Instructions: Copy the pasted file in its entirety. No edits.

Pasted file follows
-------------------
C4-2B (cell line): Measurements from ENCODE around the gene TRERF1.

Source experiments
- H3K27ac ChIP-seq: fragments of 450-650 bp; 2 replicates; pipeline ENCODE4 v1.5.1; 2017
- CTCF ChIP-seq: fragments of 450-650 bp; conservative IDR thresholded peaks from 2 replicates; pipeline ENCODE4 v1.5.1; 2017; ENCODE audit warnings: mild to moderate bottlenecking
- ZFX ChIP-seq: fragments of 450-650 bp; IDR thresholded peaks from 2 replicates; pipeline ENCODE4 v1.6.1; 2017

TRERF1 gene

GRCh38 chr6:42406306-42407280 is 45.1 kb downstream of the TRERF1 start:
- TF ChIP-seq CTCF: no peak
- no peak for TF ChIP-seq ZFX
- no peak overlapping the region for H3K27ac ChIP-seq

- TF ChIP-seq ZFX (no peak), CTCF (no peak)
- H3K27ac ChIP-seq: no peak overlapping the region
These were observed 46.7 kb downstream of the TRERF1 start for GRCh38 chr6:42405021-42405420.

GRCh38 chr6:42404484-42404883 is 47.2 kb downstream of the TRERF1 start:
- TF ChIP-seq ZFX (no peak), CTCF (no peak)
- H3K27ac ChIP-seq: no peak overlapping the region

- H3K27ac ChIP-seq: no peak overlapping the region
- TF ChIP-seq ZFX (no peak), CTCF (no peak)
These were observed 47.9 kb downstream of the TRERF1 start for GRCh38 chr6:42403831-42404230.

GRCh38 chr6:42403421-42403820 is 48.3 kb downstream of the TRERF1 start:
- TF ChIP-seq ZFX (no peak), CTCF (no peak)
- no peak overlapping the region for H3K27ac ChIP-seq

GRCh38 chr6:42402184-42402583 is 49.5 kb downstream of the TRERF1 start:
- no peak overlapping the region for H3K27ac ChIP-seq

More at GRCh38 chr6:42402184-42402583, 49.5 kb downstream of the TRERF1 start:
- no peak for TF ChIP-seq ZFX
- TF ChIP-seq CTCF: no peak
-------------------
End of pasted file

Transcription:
C4-2B (cell line): Measurements from ENCODE around the gene TRERF1.

Source experiments
- H3K27ac ChIP-seq: fragments of 450-650 bp; 2 replicates; pipeline ENCODE4 v1.5.1; 2017
- CTCF ChIP-seq: fragments of 450-650 bp; conservative IDR thresholded peaks from 2 replicates; pipeline ENCODE4 v1.5.1; 2017; ENCODE audit warnings: mild to moderate bottlenecking
- ZFX ChIP-seq: fragments of 450-650 bp; IDR thresholded peaks from 2 replicates; pipeline ENCODE4 v1.6.1; 2017

TRERF1 gene

GRCh38 chr6:42406306-42407280 is 45.1 kb downstream of the TRERF1 start:
- TF ChIP-seq CTCF: no peak
- no peak for TF ChIP-seq ZFX
- no peak overlapping the region for H3K27ac ChIP-seq

- TF ChIP-seq ZFX (no peak), CTCF (no peak)
- H3K27ac ChIP-seq: no peak overlapping the region
These were observed 46.7 kb downstream of the TRERF1 start for GRCh38 chr6:42405021-42405420.

GRCh38 chr6:42404484-42404883 is 47.2 kb downstream of the TRERF1 start:
- TF ChIP-seq ZFX (no peak), CTCF (no peak)
- H3K27ac ChIP-seq: no peak overlapping the region

- H3K27ac ChIP-seq: no peak overlapping the region
- TF ChIP-seq ZFX (no peak), CTCF (no peak)
These were observed 47.9 kb downstream of the TRERF1 start for GRCh38 chr6:42403831-42404230.

GRCh38 chr6:42403421-42403820 is 48.3 kb downstream of the TRERF1 start:
- TF ChIP-seq ZFX (no peak), CTCF (no peak)
- no peak overlapping the region for H3K27ac ChIP-seq

GRCh38 chr6:42402184-42402583 is 49.5 kb downstream of the TRERF1 start:
- no peak overlapping the region for H3K27ac ChIP-seq

More at GRCh38 chr6:42402184-42402583, 49.5 kb downstream of the TRERF1 start:
- no peak for TF ChIP-seq ZFX
- TF ChIP-seq CTCF: no peak